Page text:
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Cromartie v. Warden, Georgia Diagnostic and Classification Prison

United States District Court, M.D. Georgia, Valdosta Division

April 24, 2015

RAY JEFFERSON CROMARTIE, Petitioner,
v.
WARDEN, GEORGIA DIAGNOSTIC AND CLASSIFICATION PRISON, Respondent.

ORDER

MARC T. TREADWELL, District Judge.

Petitioner has moved for an order directing the Georgia Diagnostic and Classification Prison to permit three mental health experts access to him for the purpose of conducting mental health examinations, evaluations, and testing. (Doc. 50). The testing allegedly will enable Petitioner to adequately investigate and raise, in his amended federal habeas petition, any issues potentially available under Martinez v. Ryan, 132 S.Ct. 1309 (2012) and Trevino v. Thaler, 133 S.Ct. 1911 (2013). (Doc. 50 at 2). Respondent opposes the grant of access on the grounds that Petitioner has not shown "good cause" for discovery as required under Rule 6(a) of the Rules Governing Section 2254 Cases in the United States District Courts ("Rule 6"). (Doc. 53).

Respondent's basic argument is access should be denied because it is pointless. Specifically, Respondent first argues that Petitioner could not possibly raise any issues under Martinez and Trevino because these cases do not apply in Georgia. (Doc. 53 at 2-12). While it is seems clear Martinez does not apply in Georgia, the Eleventh Circuit has yet to decide whether Trevino would allow a successful ineffective assistance of state habeas counsel claim to overcome the procedural default of an ineffective assistance of trial counsel claim in Georgia. Hittson v. GDCP Warden, 759 F.3d 1210, 1262 (11th Cir. 2014) (explaining that the Court leaves "for another day" the question of Trevino's actual application in Georgia). More importantly, this argument, as well as others made by Respondent, is premature at this stage in the litigation.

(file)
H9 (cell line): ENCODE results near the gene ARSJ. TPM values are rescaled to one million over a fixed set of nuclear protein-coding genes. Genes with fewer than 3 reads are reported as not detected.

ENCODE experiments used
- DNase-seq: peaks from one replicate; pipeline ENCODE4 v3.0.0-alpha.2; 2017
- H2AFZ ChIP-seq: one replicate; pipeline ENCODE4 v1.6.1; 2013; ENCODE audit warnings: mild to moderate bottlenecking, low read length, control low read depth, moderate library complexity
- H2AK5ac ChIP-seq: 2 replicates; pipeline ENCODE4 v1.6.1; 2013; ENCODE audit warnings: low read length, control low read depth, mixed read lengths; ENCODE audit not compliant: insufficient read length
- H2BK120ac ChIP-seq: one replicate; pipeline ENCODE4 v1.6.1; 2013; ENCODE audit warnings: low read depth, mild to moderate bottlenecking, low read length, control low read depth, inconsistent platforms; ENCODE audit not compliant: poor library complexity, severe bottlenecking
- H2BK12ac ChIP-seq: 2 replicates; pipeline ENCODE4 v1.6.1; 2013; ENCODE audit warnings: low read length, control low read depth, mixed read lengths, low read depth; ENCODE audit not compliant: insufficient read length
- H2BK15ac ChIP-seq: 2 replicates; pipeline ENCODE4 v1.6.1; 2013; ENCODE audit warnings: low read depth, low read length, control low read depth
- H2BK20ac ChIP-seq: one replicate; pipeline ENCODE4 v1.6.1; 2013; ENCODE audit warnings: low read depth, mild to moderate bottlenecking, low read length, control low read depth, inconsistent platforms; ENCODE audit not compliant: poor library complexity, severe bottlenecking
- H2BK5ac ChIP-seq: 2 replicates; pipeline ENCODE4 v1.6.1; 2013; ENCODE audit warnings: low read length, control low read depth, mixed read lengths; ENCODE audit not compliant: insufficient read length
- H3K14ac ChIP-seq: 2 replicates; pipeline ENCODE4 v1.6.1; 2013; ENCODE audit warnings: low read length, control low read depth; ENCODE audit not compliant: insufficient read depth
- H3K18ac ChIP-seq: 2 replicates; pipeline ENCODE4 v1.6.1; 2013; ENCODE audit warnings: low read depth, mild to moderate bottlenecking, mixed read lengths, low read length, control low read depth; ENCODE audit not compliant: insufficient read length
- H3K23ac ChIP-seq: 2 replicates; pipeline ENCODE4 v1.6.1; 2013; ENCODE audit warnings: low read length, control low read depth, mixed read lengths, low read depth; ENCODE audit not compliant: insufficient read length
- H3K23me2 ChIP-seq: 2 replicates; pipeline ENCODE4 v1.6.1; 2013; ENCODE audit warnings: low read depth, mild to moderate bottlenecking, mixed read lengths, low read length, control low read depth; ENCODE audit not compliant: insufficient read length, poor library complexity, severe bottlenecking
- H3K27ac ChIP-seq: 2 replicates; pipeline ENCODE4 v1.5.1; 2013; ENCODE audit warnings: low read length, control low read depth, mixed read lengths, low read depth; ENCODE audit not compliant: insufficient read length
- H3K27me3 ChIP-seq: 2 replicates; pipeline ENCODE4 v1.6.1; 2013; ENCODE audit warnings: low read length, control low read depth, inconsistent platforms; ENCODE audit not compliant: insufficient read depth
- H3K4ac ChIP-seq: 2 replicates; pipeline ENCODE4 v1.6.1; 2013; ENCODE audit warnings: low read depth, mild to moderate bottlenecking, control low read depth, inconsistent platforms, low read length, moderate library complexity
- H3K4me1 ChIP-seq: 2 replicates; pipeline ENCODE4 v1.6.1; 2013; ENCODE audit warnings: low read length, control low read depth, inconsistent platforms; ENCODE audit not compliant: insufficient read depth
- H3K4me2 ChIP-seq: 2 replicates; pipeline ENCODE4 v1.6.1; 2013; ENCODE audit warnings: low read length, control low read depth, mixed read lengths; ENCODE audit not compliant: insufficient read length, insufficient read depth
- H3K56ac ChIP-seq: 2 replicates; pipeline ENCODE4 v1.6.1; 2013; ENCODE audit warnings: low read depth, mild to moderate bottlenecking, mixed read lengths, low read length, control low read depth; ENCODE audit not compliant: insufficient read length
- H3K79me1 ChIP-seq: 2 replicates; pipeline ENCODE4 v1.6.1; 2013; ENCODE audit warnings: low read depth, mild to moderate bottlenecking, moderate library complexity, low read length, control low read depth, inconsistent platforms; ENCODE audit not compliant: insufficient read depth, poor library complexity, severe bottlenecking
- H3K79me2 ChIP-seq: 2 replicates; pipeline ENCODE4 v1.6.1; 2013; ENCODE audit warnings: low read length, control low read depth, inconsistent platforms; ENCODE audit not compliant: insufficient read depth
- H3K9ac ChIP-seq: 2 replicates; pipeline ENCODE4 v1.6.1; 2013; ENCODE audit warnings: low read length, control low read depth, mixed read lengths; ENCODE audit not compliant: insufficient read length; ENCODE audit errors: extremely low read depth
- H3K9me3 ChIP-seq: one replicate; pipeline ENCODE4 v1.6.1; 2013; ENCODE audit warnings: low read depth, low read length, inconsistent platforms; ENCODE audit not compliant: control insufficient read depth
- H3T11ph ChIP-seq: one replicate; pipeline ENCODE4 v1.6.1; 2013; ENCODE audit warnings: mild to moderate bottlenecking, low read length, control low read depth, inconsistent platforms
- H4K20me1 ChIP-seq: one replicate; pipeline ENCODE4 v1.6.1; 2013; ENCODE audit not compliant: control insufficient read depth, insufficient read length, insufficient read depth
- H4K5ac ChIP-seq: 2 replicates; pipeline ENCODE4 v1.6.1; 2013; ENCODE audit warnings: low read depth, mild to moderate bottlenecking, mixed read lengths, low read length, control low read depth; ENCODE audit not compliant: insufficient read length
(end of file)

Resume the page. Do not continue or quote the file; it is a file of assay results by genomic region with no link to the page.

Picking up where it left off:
Second, Respondent argues that even if Martinez and Trevino apply, Petitioner still has not shown good cause for discovery under Rule 6 because his ineffective assistance of counsel claims are meritless. Respondent asserts that both trial and state habeas counsel were experienced, both had Petitioner examined by mental health experts, trial counsel strategically chose not to present mental health evidence during the sentencing phase of the trial, and state habeas counsel strategically chose not to raise a claim of ineffective assistance based on trial counsel's failure to present such evidence. (Doc. 53 at 13-23). All of this may be true. However, unless and until Petitioner seeks to present state habeas counsel's ineffectiveness to overcome the procedural default of an ineffective assistance of trial counsel claim, all of these arguments are premature.

Simply put, at this time, the Court sees no reason to deny Petitioner access to his own experts.[1]

Therefore, IT IS HEREBY ORDERED that Petitioner's motion for access to Petitioner for expert evaluations (Doc. 50) is GRANTED.

SO ORDERED.


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